The Ultimate Fabric Guide

Today I’m really excited to welcome Danny from Mommy for Reals to share all her knowledge about fabric. There is so much to know and she has put together this brilliant guide which will answer every question you ever had about fabric! Make sure you head over to her blog and give her a visit, and check out her awesome tutorials! Thanks so much Danny!

Thank you Ros for inviting me to be part of your Back to Sewing Basics Series. I’m only slightly addicted to fabric (who am I kidding? I have a real fabric problem) which is why Ros has asked me to share with you about different types of fabrics.

 

The Make: Fiber

Cloth is made of fibers. Fibers are twisted together to create threads, which can be woven or knit to create cloth. While there are synthetic fibers (like polyester) the most widely used fibers are natural. Hemp, rayon, linen and cotton come from plant fibers. Yarn is spun from a sheep’s wool. Silk is collected from the silk worm’s cocoon. And each fiber is unique. Some are sturdy and thick while others are smooth and flexible. Linen is super absorbent but will wrinkle the second you pull it off the hanger (and sometimes before), silk is airy and drapes well but you’ll have to be careful not to snag it on the car door when stepping out to dinner, wool is warm and soft but not really the best choice for summer, rayon will put you in the poor house with all that dry-cleaning and cotton, which for many of you is your fabric of choice, is fresh and cool and perfect for quilting.

Synthetic fibers are man-made and are usually used to make those water-resistant, colorfast and wrinkle free fabrics you see on umbrellas and duffle bags. My dad wears button-up shirts to work everyday and usually opts for the wrinkle-free poly blends because he doesn’t like to iron. I’ve got to tell you, the cotton-poly blend does have quite an allure, but I rarely sew with synthetics, and the only cotton-poly in my stash is reserved for some medical scrubs my mom has asked me to whip up for her. These synthetic fibers are unique as well. You should always consider a fabric’s qualities before using it to attack a new project. Lycra spandex is great for swimsuits and spanx. As mentioned, polyester let’s you sit around in your clothes all day without worrying about them being too wrinkled at that 4 o’clock meeting with your boss.

 

The Weave: Warp and Weft

Fabric is made on a loom. What’s a ‘loom’, you ask? Here. Let me show you:

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A loom is a machine used to weave cloth. Threads tied to each end are pulled taught across the loom creating the warp (or the vertical threads) of the fabric. The weft threads (horizontal) are woven through the warp in an over/under movement creating the weave of the fabric.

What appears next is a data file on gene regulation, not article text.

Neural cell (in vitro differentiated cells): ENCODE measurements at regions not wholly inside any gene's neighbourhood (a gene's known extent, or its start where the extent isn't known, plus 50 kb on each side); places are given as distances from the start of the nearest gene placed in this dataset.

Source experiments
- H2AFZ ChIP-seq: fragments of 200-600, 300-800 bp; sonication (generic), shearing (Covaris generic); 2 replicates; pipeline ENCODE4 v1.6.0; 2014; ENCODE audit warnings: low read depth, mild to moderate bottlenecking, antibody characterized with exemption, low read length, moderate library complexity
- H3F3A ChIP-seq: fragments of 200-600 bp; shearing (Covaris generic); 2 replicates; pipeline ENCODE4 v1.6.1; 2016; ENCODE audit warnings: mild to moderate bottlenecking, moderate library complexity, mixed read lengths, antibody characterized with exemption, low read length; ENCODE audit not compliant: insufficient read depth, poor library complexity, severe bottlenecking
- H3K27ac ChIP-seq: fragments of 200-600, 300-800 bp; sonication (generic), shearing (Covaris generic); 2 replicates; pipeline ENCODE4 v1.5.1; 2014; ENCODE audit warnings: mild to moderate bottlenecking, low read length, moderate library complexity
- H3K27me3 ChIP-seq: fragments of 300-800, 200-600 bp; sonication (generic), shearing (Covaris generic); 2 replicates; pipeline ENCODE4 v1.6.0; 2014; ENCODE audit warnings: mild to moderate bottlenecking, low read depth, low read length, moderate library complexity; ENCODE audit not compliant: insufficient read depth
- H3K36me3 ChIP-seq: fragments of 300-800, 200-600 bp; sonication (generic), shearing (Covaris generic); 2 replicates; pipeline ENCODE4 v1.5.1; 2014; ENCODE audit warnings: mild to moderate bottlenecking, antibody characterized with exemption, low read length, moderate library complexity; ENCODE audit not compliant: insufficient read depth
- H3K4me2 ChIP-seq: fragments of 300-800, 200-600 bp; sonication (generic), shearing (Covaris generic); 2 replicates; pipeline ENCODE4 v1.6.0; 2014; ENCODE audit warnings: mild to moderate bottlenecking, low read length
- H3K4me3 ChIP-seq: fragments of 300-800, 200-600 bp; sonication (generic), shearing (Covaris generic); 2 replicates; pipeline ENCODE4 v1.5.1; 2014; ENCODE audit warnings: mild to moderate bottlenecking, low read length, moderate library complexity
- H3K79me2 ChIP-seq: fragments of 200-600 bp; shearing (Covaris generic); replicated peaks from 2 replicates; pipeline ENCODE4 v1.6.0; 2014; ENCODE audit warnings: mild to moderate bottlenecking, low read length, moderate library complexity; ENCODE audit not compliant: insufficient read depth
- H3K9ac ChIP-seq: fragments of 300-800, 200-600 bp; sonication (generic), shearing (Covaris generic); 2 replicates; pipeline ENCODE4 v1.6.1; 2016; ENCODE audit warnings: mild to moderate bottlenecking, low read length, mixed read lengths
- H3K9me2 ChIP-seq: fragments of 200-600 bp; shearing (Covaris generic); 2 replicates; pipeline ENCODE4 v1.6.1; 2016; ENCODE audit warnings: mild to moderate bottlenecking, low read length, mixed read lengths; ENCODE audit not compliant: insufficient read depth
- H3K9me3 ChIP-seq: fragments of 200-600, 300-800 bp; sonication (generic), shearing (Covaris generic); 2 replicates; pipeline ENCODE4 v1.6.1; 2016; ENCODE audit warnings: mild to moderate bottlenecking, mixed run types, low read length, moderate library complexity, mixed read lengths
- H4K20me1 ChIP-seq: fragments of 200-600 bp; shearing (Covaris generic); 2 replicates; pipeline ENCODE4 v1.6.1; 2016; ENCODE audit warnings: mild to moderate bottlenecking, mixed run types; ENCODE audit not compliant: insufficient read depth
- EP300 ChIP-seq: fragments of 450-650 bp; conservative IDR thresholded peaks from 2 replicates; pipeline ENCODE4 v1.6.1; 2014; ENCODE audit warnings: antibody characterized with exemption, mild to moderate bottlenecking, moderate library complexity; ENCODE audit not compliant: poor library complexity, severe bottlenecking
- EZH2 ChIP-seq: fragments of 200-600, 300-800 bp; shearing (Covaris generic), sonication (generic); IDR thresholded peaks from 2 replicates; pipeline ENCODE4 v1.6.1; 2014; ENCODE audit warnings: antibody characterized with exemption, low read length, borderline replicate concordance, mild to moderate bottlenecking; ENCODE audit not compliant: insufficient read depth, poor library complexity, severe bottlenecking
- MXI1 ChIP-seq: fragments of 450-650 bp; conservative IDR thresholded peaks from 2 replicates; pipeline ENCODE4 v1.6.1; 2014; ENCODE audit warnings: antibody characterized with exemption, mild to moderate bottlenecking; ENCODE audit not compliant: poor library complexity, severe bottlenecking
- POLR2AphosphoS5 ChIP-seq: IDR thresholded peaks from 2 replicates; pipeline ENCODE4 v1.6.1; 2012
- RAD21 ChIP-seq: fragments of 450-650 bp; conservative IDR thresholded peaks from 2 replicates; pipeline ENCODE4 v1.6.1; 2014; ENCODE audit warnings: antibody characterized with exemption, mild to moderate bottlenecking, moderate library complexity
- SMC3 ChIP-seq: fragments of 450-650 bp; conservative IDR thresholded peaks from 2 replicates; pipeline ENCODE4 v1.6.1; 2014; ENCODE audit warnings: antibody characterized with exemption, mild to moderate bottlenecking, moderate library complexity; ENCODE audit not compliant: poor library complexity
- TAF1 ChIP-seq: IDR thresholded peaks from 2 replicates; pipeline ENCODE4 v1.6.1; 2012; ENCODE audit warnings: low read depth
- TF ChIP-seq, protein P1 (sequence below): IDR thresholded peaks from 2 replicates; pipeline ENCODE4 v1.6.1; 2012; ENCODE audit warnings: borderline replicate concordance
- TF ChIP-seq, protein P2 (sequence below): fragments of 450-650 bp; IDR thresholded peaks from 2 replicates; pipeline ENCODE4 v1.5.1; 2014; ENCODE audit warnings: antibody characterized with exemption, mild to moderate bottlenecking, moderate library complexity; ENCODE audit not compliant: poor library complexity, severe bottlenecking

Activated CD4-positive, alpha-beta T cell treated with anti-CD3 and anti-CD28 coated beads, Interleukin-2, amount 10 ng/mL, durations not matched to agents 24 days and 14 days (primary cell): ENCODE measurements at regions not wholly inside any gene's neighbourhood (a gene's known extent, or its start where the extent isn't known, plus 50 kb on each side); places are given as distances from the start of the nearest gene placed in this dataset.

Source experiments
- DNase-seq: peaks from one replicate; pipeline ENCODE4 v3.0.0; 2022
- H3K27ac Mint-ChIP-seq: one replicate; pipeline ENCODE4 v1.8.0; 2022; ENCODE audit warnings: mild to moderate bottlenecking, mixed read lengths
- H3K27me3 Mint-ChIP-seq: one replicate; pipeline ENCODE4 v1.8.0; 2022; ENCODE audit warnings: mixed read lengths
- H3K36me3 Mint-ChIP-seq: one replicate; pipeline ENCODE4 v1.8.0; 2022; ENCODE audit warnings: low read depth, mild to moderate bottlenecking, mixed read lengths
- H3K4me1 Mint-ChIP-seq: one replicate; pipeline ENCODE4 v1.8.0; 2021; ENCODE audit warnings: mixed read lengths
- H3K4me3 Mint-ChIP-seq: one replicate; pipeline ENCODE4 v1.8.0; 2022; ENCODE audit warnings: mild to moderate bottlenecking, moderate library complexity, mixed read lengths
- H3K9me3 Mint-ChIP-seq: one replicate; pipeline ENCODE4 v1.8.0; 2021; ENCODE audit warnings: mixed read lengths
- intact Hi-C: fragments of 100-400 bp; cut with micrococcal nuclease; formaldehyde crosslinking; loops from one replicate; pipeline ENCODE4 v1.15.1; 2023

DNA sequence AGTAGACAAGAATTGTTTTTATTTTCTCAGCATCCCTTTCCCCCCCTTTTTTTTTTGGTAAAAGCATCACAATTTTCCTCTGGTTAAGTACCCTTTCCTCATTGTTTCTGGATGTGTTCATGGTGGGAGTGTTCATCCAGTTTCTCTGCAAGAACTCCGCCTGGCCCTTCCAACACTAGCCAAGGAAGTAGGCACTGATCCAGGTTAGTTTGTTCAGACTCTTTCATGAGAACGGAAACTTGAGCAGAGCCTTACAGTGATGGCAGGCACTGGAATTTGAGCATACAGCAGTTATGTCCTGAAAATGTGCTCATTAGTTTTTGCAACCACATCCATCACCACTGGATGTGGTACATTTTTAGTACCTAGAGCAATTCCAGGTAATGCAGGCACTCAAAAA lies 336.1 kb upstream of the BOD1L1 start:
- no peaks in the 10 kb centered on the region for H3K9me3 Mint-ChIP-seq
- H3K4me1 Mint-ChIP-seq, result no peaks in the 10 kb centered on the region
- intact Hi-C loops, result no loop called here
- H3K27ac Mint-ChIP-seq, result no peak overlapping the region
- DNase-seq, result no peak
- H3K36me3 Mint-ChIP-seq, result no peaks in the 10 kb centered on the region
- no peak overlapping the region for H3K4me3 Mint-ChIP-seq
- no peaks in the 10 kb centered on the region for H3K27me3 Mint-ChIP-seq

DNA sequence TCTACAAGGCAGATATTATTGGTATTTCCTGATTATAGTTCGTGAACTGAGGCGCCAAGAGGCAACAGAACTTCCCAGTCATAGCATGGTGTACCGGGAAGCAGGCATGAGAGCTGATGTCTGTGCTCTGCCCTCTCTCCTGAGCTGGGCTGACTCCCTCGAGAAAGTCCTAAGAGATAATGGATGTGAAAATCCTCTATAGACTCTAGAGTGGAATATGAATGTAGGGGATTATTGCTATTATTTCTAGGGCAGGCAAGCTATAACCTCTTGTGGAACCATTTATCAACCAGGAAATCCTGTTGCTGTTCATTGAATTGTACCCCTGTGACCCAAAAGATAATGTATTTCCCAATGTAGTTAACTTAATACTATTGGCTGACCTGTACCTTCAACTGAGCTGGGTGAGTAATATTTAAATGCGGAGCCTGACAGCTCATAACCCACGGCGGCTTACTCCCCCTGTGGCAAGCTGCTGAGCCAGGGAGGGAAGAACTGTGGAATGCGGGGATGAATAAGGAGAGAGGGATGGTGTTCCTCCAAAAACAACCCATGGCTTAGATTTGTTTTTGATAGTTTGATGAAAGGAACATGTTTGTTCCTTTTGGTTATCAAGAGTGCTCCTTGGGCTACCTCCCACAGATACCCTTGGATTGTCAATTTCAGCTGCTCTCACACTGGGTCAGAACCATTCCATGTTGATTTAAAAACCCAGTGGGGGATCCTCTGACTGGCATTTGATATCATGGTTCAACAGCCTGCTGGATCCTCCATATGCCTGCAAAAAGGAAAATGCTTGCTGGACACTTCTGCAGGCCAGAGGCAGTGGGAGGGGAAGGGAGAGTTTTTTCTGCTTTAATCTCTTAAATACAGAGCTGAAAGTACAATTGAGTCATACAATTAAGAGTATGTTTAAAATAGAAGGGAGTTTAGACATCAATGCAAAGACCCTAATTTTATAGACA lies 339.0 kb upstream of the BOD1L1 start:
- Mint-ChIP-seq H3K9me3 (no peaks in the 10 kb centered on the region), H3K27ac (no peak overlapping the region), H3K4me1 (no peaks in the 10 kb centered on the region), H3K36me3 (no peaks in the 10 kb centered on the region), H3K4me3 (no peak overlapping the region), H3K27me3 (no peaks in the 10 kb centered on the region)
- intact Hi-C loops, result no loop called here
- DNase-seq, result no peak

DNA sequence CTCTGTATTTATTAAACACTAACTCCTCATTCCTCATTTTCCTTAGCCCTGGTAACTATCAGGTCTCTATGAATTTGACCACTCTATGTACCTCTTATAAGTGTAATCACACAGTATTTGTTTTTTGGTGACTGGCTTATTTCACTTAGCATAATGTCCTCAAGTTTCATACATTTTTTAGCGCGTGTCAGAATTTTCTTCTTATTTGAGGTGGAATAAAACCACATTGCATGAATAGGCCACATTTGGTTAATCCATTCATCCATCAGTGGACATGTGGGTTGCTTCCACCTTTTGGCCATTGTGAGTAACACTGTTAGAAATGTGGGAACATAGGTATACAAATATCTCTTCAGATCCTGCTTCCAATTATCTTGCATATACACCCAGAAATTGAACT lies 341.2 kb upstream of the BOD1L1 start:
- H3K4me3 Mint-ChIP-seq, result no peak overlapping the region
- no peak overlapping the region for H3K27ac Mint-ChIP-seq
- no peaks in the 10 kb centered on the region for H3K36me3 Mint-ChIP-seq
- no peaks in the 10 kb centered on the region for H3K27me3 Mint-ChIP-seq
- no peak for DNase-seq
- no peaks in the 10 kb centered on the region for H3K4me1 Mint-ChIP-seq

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When those weft threads create a perfect right angle with the warp threads, the fabric is said to be “on grain”. Fabric can shift and pull becoming “off grain” fairly easily. This is the reason you move your fabric as little as possible when cutting and why you always PRESS when quilting, never actually ironing. The weight and back and forth motion of ironing can pull your fabric out of shape. Knowing the direction of the grain is extremely important when garment sewing, as well. Be sure if you are tempted to pick up a remnant at your local quilt shop (LQS) you check your pattern for grain marking before buying! That piece may not be big enough for your project after all!

Grain

 

The Weave: Patterns

There are hundreds thousands of different weaves used in the industry. A couple you may be familiar with are the plain weave, which we have discussed is the over/under formation, and the twill. The twill weave uses that same over/under motion, but instead of the weft weaving over one warp, under one warp, over one warp, it is instead woven under a few warp threads, then over a few warp threads, creating a diagonal pattern. Take a look at your jeans. Guess what! That’s a twill weave. The same cotton thread that was woven to create your jeans, could also have been woven to create the sheets on your bed or knit to create your favorite t-shirt. Keep this in mind when choosing a fabric. The composition may be the same, but the construction makes all the difference.

The Knit: Make

Knits are my favorite to wear. They are so stretchy and soft and contour to your body in just the right way. Knits are made on commercial knitting machines which use a variety of needle sizes and patterns to create the various knits for purchase. Some are ribbed, some have a cable pattern, and some are smooth. Knits are made to stretch. Rather than being made on a loom with overlapping threads, knits are, well, knitted, giving ease to the threads to move around and be misshapen. The nice thing about knits is they won’t fray, so if you are making a knit top, there is no need to hem the bottom (unless you just like the finished look, of course). The bad thing is they are a bear to work with. Being stretchy and, at times, slippery, knits are difficult to maneuver through a sewing machine. Working with knits probably isn’t the best idea if you are a newbie to the whole sewing thing.